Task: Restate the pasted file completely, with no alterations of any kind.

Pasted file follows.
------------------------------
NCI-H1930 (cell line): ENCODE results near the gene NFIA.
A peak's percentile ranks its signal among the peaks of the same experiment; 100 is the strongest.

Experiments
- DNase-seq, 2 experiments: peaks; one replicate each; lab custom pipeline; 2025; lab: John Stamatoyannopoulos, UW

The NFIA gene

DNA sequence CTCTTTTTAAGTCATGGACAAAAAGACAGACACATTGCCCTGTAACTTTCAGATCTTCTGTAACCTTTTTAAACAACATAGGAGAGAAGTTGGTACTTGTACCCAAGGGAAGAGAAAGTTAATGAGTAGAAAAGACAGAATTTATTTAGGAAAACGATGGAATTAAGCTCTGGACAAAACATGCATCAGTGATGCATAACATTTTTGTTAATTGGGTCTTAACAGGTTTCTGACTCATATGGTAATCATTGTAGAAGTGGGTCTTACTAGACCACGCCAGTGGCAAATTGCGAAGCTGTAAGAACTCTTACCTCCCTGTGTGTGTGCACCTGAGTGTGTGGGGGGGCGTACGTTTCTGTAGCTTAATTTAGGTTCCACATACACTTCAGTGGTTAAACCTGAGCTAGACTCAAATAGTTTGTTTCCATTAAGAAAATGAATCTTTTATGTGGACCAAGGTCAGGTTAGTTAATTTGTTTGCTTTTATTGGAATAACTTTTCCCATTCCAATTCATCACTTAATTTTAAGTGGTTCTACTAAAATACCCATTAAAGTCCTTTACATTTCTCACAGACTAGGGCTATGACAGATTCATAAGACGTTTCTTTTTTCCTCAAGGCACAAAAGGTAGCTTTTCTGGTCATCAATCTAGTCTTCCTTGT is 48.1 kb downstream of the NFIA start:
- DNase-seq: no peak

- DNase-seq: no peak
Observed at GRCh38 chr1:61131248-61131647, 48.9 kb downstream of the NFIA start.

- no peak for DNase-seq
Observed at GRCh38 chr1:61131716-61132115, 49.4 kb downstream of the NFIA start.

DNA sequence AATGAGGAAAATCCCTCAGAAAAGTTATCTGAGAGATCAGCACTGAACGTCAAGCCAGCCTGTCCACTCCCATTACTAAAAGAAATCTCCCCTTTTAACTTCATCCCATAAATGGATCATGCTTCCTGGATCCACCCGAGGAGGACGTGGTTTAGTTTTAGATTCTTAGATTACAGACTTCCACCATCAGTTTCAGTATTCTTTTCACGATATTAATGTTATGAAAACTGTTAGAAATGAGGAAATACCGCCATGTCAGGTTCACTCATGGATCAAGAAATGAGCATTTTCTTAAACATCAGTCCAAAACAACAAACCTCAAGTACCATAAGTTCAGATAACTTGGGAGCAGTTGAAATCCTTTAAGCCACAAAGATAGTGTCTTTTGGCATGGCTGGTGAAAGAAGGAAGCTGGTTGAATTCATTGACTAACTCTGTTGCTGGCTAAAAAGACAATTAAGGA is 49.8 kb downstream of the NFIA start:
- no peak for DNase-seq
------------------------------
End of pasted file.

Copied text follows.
NCI-H1930 (cell line): ENCODE results near the gene NFIA.
A peak's percentile ranks its signal among the peaks of the same experiment; 100 is the strongest.

Experiments
- DNase-seq, 2 experiments: peaks; one replicate each; lab custom pipeline; 2025; lab: John Stamatoyannopoulos, UW

The NFIA gene

DNA sequence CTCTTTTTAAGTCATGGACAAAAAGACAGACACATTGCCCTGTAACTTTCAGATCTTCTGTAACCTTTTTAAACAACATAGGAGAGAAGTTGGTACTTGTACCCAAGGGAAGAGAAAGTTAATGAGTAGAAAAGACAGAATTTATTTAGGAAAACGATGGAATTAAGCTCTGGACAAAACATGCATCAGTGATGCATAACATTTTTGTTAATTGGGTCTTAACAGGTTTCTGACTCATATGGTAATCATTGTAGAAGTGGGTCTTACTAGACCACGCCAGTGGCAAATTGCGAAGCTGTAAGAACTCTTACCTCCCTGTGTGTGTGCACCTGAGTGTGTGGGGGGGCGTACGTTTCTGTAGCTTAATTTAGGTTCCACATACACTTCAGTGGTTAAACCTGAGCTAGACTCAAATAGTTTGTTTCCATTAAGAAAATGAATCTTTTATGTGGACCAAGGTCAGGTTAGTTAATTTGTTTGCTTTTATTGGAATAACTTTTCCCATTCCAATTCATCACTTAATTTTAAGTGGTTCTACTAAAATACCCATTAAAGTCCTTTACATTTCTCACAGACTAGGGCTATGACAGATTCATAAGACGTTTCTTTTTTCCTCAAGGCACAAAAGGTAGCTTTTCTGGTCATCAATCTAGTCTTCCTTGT is 48.1 kb downstream of the NFIA start:
- DNase-seq: no peak

- DNase-seq: no peak
Observed at GRCh38 chr1:61131248-61131647, 48.9 kb downstream of the NFIA start.

- no peak for DNase-seq
Observed at GRCh38 chr1:61131716-61132115, 49.4 kb downstream of the NFIA start.

DNA sequence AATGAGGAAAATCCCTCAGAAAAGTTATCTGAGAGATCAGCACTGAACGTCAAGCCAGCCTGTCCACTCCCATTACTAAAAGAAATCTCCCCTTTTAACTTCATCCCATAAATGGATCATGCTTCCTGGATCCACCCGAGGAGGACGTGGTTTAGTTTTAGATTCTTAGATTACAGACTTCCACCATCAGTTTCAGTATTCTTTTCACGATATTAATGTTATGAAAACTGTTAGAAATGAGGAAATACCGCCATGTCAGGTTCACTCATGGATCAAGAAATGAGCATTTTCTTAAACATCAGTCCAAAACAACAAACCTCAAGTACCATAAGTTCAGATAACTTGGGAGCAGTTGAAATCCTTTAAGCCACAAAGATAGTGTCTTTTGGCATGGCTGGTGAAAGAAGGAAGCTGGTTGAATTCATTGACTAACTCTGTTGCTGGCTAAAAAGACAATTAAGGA is 49.8 kb downstream of the NFIA start:
- no peak for DNase-seq